Since we are still acknowledging Mental Health Awareness Month, I wanted to share a little bit about mindful movement. Mindfulness is defined as an awareness that arises through paying attention, on purpose, in the present moment. Practicing mindfulness can happen in many ways including types of breathing, visualization, using our senses, practicing gratitude and even through movement! Mindful movement is an effective way to reduce stress and its physical consequences.
Things have not been easy for any of us during these past few months – or “unprecedented times.” We may feel like we’ve had many losses: loss of security, loss of contact with others, loss of freedom to come and go where we would like, maybe even loss of health and loved ones, among many more. Many of our blog posts over this time have focused on stress reduction, mindfulness, and finding balance in our lives. I would like to focus this week more on gratitude and looking at the positives that are also going on right now.
Since summer is almost here, I thought it would be a good idea to re-post this article about unplugging from our devices and enjoying our surroundings - especially our children! This is especially important lately with the shelter-at-home guidelines, which has created more screen time for many of us by working, homeschooling and socializing virtually.
Since mindfulness can also mean being intentional, we should have the conversation about whether we practice being mindful with our families. Most of us say that family is most important to us and that we put them first – but do we? A 2018 Nielsen report stated that American adults spend over 11 hours per day listening to, watching, reading or generally interacting with media.
Another practice that goes along with being mindful is being grateful. Living life with an "attitude of gratitude" not only helps your current mood, but research shows that it helps you age well.
Another great suggestion for practicing mindfulness for this Mindful May is coloring! Well-known psychiatrist Carl Jung first recognized the benefits of coloring back in the early 20th century. Recently we have seen a rise in the availability and popularity of coloring books for adults. Adult coloring books often have more intricate patterns and designs where drawing skills aren’t necessary. However, it doesn't matter what you are coloring - whether it is a children’s or adult’s coloring book – it can be beneficial.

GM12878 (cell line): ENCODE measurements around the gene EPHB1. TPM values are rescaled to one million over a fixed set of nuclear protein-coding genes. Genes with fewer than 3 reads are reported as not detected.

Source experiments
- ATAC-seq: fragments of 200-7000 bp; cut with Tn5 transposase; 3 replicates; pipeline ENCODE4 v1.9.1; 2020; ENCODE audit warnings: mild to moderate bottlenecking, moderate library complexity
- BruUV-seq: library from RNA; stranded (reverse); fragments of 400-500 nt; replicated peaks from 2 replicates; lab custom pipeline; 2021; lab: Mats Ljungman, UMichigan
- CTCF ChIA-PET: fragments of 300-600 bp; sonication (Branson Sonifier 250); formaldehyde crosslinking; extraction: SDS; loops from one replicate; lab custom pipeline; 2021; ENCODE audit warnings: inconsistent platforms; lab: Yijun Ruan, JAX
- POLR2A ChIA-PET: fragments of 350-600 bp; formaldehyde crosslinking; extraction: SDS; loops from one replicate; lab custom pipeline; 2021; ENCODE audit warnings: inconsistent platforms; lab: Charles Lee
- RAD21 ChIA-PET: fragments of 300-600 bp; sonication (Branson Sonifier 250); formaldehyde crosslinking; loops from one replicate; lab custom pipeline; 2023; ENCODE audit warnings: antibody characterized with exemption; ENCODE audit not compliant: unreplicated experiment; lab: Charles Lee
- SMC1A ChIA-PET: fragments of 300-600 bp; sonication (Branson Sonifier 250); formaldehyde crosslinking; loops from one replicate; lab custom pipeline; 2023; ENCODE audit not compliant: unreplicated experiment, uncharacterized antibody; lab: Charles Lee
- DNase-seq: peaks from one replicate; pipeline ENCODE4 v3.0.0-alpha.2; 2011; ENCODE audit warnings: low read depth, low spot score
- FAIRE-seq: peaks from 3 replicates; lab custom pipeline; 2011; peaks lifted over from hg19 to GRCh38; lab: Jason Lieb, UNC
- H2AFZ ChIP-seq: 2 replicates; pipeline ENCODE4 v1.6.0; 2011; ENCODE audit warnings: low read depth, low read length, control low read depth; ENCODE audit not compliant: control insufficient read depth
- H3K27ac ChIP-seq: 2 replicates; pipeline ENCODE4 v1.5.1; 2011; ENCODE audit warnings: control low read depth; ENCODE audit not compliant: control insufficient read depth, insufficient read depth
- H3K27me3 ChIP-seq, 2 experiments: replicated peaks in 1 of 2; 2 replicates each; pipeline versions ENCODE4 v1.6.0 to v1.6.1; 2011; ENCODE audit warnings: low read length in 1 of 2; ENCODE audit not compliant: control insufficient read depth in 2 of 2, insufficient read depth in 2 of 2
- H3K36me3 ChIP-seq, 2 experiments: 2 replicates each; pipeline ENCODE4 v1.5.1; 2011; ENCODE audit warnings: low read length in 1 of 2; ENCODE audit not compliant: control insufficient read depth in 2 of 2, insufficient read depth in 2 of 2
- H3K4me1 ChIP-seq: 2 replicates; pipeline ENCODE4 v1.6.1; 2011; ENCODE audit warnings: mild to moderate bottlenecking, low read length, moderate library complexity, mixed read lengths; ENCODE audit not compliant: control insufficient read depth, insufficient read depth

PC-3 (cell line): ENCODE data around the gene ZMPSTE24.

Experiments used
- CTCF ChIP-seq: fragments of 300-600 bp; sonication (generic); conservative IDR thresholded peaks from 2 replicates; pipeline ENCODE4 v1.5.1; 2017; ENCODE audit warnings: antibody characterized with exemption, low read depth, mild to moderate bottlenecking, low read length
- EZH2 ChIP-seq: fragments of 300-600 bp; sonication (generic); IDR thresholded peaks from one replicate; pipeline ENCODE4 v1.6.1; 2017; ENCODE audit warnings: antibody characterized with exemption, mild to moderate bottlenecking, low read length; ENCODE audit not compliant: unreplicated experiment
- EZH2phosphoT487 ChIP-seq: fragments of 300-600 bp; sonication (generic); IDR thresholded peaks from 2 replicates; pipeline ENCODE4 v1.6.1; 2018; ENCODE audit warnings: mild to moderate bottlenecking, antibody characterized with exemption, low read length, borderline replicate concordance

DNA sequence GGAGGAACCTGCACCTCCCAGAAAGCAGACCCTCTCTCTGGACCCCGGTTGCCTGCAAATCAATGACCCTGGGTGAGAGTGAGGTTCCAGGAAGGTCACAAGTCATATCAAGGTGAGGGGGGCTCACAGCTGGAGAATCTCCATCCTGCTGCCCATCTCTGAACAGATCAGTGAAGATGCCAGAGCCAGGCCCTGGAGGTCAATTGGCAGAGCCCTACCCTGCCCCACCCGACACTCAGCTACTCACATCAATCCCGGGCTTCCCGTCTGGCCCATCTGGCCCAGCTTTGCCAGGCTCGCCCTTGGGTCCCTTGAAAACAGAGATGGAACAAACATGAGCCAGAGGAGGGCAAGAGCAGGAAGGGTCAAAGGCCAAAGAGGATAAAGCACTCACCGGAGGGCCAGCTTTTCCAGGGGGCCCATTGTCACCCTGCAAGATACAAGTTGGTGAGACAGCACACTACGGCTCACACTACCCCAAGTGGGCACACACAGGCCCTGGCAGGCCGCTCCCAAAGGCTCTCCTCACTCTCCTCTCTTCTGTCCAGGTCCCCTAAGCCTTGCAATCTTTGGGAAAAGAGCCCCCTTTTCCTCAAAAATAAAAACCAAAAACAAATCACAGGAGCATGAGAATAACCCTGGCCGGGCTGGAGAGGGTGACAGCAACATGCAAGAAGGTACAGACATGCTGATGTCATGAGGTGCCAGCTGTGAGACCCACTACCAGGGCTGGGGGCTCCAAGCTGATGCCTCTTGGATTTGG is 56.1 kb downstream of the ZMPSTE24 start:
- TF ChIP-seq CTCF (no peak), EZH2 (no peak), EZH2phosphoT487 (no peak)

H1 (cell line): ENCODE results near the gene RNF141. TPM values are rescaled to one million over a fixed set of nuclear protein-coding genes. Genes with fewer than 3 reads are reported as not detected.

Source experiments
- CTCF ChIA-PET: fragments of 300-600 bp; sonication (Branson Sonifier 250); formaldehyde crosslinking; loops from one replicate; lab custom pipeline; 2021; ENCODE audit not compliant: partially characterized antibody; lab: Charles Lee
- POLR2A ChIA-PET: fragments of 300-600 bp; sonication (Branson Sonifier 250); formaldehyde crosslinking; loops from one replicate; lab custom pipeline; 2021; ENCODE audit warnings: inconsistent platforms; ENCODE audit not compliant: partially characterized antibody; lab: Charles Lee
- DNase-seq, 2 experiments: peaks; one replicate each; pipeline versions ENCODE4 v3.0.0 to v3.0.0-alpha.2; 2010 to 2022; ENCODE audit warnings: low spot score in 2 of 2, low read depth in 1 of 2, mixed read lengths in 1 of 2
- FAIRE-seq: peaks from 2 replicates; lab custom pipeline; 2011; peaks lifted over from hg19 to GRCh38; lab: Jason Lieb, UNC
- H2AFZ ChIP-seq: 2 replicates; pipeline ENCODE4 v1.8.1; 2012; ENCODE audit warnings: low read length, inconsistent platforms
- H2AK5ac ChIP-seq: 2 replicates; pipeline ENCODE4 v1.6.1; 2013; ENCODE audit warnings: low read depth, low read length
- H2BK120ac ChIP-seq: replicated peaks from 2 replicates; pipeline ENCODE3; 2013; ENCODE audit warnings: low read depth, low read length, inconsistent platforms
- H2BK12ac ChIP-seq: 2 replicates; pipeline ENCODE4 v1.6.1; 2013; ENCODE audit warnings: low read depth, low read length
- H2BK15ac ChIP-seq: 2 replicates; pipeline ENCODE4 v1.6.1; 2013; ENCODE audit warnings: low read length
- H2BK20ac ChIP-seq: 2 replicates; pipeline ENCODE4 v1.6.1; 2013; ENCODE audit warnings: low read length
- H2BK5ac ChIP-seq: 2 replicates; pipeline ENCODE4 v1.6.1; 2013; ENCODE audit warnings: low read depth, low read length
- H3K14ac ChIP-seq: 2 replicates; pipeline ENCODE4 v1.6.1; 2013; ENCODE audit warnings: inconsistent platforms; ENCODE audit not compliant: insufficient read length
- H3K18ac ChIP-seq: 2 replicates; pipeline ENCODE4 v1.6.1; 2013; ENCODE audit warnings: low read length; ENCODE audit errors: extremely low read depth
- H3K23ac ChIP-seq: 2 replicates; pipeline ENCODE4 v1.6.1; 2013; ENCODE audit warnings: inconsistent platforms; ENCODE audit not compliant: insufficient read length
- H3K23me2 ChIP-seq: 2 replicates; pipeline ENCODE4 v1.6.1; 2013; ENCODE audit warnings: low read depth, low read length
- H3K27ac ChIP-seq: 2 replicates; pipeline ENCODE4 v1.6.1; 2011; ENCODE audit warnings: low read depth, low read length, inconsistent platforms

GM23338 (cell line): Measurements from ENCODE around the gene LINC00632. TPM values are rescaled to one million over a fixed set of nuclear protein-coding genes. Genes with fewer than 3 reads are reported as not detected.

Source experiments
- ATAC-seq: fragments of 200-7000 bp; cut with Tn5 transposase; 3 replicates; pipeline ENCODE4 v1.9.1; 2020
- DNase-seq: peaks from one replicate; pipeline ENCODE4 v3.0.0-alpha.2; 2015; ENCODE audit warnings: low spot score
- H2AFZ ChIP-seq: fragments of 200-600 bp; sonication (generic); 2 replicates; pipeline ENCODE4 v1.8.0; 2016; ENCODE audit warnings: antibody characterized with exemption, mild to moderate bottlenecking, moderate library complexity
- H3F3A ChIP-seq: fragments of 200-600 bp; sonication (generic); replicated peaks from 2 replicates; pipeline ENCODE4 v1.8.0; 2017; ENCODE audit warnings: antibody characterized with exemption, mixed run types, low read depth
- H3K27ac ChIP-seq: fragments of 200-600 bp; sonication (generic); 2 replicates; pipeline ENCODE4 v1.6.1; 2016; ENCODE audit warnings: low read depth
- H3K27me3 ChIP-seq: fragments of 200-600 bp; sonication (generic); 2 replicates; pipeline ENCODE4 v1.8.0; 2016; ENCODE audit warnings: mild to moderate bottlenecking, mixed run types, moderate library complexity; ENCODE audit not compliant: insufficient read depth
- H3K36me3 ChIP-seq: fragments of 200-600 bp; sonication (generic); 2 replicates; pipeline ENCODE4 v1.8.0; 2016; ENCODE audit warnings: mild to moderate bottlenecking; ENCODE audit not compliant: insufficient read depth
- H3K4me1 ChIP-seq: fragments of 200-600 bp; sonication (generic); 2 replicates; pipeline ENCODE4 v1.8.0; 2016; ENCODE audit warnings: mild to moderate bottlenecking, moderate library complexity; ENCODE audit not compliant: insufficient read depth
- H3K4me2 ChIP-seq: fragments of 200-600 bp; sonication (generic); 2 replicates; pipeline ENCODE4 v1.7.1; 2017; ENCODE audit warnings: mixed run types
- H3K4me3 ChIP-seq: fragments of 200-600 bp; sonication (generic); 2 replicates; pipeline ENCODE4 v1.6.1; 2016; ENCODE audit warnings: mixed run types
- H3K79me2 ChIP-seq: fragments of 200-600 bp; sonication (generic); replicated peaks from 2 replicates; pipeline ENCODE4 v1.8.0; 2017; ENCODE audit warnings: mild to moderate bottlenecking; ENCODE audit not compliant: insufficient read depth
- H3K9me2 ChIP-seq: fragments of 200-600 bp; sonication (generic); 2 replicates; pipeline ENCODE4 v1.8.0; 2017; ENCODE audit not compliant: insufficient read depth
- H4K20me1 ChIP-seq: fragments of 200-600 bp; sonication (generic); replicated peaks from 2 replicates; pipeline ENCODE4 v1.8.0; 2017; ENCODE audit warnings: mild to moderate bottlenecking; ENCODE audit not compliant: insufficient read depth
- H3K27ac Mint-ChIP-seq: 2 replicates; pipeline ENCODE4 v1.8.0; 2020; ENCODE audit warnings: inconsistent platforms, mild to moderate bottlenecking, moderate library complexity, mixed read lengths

It goes without saying that life as we know it has changed. The demands from working remotely, pressures from homeschooling, worries about finances, family, health, jobs, and security have caused us to experience an incredibly stressful period of time. Seemingly endless demands and concerns can put additional stress on our time and resources.
Extension educator Kristin Bogdonas says mindfulness is usually associated with meditation and stress relief, but it can also be a powerful tool when choosing what we eat, how we're eating, and how our choices affect our health. She suggests we take a closer look at how we can apply mindfulness to our everyday eating behaviors.
I have always been an outdoorsy nature person. When I was a kid, I spent most of my time outside – my parents had the hardest time getting me to come back inside at the end of the day. My love of nature continues, and I share my passion for it with anyone who will listen! I always drag my family to state parks, zoos, and botanical gardens. However, times have changed drastically, with the popularization of technology, along with urbanization, and people spend way less time outdoors and around nature.
Nearly 50 million adults in the United States face the reality of Americans managing a mental illness every day. During the month of May, the National Alliance on Mental Illness (NAMI) joins a national movement to raise awareness about mental health. May is officially National Mental Health Month, and highlights mental health issues and provides a time for our nation to acknowledge mental illness.